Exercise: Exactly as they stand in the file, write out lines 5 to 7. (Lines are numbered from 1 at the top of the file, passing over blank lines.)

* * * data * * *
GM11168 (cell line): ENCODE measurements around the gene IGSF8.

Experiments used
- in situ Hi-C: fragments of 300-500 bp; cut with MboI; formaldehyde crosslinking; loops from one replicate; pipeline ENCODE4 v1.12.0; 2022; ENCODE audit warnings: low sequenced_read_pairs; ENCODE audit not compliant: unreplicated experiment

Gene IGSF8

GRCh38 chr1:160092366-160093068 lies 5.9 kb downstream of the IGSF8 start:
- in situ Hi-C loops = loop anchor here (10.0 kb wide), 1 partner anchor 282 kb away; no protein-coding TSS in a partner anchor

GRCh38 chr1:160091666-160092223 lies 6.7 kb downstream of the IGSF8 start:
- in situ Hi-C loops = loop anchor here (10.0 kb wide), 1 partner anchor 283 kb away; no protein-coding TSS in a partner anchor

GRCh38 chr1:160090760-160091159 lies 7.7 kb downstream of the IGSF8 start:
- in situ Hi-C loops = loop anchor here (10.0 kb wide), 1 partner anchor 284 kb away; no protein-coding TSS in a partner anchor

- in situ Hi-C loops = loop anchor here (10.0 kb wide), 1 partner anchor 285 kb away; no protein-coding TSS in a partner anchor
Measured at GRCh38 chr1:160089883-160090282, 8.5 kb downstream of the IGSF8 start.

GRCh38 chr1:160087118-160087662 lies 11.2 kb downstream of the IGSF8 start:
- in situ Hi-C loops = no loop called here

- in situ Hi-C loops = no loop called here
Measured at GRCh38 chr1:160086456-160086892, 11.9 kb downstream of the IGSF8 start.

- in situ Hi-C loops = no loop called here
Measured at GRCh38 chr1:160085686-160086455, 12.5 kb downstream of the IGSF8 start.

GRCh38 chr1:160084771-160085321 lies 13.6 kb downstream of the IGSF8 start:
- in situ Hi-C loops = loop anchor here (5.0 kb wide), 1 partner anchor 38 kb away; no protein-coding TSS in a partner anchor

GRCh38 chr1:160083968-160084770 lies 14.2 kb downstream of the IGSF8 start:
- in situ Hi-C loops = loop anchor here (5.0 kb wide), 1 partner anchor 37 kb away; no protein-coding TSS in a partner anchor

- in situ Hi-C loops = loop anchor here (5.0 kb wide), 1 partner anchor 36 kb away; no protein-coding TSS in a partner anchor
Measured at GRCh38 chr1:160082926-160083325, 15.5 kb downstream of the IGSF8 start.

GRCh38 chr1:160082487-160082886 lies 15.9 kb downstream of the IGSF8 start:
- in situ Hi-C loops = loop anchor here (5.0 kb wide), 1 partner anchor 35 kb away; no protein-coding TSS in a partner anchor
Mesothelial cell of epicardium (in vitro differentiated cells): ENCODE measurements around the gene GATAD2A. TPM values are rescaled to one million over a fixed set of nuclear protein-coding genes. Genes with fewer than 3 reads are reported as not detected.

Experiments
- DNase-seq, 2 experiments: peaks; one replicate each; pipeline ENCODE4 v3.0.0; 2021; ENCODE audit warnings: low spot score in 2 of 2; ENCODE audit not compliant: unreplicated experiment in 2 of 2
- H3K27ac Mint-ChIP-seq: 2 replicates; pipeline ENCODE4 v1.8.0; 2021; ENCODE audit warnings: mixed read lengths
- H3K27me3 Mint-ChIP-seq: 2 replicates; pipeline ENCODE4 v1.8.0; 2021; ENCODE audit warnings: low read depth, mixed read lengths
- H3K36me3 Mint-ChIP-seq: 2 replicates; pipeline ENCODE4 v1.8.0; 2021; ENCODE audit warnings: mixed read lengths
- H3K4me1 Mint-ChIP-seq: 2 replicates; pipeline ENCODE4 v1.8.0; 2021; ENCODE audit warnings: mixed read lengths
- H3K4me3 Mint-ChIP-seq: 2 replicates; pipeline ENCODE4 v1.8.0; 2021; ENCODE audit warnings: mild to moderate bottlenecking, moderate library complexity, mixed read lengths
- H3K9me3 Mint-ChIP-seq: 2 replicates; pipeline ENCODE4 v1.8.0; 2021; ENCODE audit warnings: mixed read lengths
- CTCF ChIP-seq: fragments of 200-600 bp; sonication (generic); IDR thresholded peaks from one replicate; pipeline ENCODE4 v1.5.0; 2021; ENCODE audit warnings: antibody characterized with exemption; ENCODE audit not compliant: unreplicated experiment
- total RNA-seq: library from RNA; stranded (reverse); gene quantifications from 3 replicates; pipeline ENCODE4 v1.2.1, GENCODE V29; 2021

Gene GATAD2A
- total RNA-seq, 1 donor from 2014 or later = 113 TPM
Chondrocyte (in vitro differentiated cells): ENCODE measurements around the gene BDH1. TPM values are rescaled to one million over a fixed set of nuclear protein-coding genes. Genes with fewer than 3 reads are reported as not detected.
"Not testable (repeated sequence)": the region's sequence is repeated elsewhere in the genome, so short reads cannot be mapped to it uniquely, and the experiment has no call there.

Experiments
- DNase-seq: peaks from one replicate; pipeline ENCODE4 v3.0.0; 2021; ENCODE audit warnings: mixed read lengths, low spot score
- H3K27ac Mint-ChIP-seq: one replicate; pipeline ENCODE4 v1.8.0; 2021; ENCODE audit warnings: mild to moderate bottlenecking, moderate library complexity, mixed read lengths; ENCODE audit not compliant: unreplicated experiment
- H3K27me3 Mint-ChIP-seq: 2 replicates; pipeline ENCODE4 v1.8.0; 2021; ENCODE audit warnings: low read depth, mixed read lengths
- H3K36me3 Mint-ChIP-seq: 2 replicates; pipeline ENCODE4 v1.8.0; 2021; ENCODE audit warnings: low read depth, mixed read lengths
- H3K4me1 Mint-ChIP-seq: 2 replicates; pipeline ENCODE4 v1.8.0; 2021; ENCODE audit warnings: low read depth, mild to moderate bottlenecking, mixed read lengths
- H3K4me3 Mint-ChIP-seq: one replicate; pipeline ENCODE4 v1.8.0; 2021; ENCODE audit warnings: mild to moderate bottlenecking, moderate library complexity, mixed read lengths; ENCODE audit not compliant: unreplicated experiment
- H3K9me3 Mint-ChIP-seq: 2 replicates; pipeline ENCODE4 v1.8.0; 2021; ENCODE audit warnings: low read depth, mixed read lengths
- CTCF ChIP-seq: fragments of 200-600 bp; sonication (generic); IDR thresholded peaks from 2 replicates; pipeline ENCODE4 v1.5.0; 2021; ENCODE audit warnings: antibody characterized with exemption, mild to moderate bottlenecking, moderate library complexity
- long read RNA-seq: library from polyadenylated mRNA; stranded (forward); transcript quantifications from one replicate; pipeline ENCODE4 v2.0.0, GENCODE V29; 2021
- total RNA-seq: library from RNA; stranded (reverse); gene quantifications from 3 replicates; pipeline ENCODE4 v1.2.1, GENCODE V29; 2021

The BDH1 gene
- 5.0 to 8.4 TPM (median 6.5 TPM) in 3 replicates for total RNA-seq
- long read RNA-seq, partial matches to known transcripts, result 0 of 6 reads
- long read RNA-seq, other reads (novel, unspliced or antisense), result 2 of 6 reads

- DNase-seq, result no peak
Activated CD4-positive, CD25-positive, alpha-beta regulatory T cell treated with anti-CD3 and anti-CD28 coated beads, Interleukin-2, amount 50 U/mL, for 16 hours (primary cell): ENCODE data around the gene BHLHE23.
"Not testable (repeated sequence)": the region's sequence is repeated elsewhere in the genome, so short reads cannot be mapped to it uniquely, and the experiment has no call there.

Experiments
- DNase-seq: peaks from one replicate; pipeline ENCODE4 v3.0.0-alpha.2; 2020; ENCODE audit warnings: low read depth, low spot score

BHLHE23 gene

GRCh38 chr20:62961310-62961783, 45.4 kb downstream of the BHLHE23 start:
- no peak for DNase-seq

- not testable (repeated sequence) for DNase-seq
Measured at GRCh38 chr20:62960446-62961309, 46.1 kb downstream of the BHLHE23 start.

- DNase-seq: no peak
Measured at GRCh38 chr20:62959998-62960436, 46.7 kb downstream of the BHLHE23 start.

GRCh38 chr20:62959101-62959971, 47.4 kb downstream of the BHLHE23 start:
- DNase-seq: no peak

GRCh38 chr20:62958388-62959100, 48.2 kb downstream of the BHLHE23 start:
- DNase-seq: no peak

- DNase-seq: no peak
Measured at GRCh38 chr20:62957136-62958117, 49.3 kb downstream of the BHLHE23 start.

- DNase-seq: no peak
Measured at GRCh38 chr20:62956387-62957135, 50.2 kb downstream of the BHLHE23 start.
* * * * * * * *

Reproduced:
GRCh38 chr1:160092366-160093068 lies 5.9 kb downstream of the IGSF8 start:
- in situ Hi-C loops = loop anchor here (10.0 kb wide), 1 partner anchor 282 kb away; no protein-coding TSS in a partner anchor

GRCh38 chr1:160091666-160092223 lies 6.7 kb downstream of the IGSF8 start: